grations, probably, were tho e of pastoral the present instance, by a writer tribes, who sought room for their multiof superior discernment, correct plied focks Wherever the wild animals taste, and the best moral and relin abound he is also of vecessity a hunter; gious feeling. To such readers and the transition is easy from the habits

and character thus induced, to those of as are anxious to possess the best the bandit and the warrior. Thus the summary of our present knowledge pastoral and the military character, which with regard to Italy, we conti seem at first view so opposite to each dently recommend the

present

in reality, nearly allied; and work.

the metamorphosis is explained by which

the shepherd becomes a king. The herdsThe following passage is selected man of the plain is naturally, perhaps, from the remarks with which the less roving in his habits, and more pacific. reader is introduced to the Eternal

He is soon compelled to add to his other

cares the labour of tillage. With agriculCity, and may be taken as

ture originates fixed property, and towns specimen of the ability distin are formed for mutual defence. This is guishing the original portions of the second stage of civilization. Mr. Conder's volumes,

“ The physical features and climates of ference is made to the theories contribute to determine the shape which

the country must, of course, powerfully of antiquaries and historians, as society shall, in their rude stages, assume. to the races which contributed to In a region where the maritime plains people ancient Italy, and at length

are liable, in summer, to intolerable heat, to consolidate its power; and it undrained levels, the first permanent set

or to pestilential exhalations from the is inquired—who were these na tlements will be in the mountains; and on tions, described as Pelasgians, shores subject to the predatory visits of Sicilians, Tyrrhenians, Etrurians, corsairs we shall find the towns placed, by Sabines, and Latins?

way of precaution, at some distance from

the coast. The climate and the soil will “ The vague and conflicting authorities also regulate the nature of the habitations, of ancient writers, the philosophical re- in the construction of which the arts will searches and learned hypotheses of mo- first be developed ; according as a defence dern antiquaries, serve but to show how is required, chiefly against the violence of arbitrary is the meaning attached to such summer rains or winter cold, and as the designations. If, however, turning from forest, the rock, or the skin and hair of the bewildering discussions respecting the the herds, affords the readiest and most nomenclatu filiation, and distribution effectual protection. The dwellings of of these various tribes, we confine our. Nomade hordes will be either the cavern selves to a general view of the state of or the portable but or tent. The hunter society at this early period, we shall find slings his hammock in his pine cabin, or sufficient evidence that Italy, like other piles up a hearth of stones with the wreck countries of a similar geographical cha- of the mountain. The inhabitant of the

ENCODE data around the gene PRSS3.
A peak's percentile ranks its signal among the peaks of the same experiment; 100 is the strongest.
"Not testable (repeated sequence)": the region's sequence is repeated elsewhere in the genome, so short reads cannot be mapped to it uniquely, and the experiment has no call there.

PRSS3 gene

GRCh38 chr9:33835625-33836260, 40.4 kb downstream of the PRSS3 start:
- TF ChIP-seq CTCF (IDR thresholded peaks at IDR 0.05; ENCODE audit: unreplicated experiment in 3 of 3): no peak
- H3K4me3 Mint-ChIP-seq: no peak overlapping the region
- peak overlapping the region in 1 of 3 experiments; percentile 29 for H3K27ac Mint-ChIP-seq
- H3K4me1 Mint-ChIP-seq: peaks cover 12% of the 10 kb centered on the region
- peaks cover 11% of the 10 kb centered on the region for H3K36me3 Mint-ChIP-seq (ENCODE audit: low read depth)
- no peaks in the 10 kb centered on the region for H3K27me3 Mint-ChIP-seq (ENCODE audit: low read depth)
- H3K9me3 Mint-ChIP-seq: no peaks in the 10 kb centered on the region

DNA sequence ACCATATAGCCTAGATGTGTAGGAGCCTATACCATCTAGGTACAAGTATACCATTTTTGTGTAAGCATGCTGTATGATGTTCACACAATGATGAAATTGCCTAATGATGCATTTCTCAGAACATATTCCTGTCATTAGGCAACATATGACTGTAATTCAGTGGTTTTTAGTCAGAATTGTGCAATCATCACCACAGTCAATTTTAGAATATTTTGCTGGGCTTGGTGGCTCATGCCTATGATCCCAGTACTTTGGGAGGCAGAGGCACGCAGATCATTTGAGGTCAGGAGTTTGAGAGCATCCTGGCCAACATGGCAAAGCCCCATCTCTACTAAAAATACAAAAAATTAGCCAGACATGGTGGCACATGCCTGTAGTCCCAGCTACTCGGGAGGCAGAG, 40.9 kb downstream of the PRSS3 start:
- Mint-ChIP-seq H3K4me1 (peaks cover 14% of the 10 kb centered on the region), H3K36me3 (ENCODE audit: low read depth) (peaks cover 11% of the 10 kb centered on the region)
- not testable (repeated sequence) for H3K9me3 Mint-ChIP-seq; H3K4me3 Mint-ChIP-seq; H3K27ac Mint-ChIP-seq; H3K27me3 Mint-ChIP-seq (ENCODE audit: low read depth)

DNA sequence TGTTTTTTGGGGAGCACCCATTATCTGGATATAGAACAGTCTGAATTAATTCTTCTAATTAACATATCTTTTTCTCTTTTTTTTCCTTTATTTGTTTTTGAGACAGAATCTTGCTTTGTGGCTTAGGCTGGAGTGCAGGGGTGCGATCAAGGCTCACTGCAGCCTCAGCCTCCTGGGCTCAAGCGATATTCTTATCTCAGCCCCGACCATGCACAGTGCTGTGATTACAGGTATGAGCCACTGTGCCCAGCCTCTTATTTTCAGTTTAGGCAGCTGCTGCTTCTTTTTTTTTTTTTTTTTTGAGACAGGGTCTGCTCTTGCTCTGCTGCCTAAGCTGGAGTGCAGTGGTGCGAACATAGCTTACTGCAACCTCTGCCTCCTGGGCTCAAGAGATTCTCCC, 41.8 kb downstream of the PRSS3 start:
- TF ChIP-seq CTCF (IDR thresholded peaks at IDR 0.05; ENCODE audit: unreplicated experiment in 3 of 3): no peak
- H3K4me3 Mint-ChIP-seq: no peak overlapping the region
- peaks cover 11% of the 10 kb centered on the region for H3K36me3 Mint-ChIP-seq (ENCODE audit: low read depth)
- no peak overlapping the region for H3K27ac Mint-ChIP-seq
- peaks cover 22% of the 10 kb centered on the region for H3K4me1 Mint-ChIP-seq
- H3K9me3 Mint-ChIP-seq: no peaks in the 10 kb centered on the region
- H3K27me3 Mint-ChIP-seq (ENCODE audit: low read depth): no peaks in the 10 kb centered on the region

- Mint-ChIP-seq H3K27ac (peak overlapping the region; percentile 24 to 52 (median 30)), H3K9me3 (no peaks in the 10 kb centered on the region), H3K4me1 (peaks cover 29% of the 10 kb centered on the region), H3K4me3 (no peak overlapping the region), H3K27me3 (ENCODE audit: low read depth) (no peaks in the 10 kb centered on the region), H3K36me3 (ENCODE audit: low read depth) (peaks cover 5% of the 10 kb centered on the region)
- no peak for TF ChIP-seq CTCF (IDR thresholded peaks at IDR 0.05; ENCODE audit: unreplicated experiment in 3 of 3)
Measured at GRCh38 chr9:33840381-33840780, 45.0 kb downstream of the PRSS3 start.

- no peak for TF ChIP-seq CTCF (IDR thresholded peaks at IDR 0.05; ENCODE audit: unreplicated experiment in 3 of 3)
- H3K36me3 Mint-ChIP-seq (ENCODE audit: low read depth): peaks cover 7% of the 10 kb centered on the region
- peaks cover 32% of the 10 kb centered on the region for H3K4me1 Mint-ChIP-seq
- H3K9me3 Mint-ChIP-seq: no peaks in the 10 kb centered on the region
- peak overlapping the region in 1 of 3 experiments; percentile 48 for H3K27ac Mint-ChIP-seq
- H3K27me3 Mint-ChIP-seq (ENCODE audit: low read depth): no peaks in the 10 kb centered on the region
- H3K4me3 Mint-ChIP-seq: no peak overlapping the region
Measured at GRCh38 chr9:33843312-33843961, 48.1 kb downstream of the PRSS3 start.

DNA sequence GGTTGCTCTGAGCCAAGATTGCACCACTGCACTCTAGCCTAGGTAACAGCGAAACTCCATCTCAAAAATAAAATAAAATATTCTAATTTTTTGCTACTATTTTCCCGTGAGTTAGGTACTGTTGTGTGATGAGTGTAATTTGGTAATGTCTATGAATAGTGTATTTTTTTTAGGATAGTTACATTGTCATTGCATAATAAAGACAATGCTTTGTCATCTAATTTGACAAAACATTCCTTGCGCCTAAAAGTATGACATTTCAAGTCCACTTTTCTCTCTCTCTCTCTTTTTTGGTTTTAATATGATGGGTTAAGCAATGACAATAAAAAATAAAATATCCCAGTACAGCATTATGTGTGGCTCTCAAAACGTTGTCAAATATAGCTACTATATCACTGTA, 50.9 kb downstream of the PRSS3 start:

a

A re

bare clayey plains becomes a potter and a to us another stage of society, and one builder.

which has always been the most closely “ In the mean time the seas will have connected with the advancement of knowbred up a race of bold adventurers, traders, ledge and the development of useful or pirates; and maritime settlers of a fo- invention.* reign nation are led, by chance, necessity, or a spirit of adventure, to take possession show that " such has been the his

Mr. Conder then proceeds to of the harbours, snd to spread themselves up the line of the rivers. Accustomed, per- tory of Italy:" but our limits will haps, to the suns of more southerly climes, not admit of following him further. they are better able to sustain the summer heat of the low plains; and by means of traffic they contrive to provide themselves

* Vol. III. 148–150. with the necessaries of life. This presents

LITERARY INTELLIGENCE.

JUST PUBLISHED. Three Discourses,' on Practical Subjects, by the late Rev. Richard Cecil, A.M. formerly Minister of St. John's Bedford Row, (never before pub. lished.)

IN THE PRESS. Will be published, early in this month, a small 12mo. on American Revivals of Religion, by the Rev. Calviu Cotton, of America, the substance of which is indicated by the following topics :I. Definition of American Revivals. II. Peculiar state of Society in the United States fa. vourable to Revivals ; insulated Conversions, as distinguished from Conversions in Revivals. III. The sympathetic Economy of Revivals, consistent with the Operations of the Spirit, and greatly euhancing the Power of the Spirit relatively. IV. Connexion of American Revivals with the Spirit of the Pilgrims, Fathers of New England. V. Historical Progress of American Revivals ; their First Appearance, Decline, long protracted Check, Re-appearance, present State and Prospects. VI. Consideration of the alleged Evils of Revivals, and of scandalous Reports. VII. Means of originating and promoting Re. vivals and Hindrances. VIII. Are American Revivals peculiar to America ? and can they be expected in England and other parts of the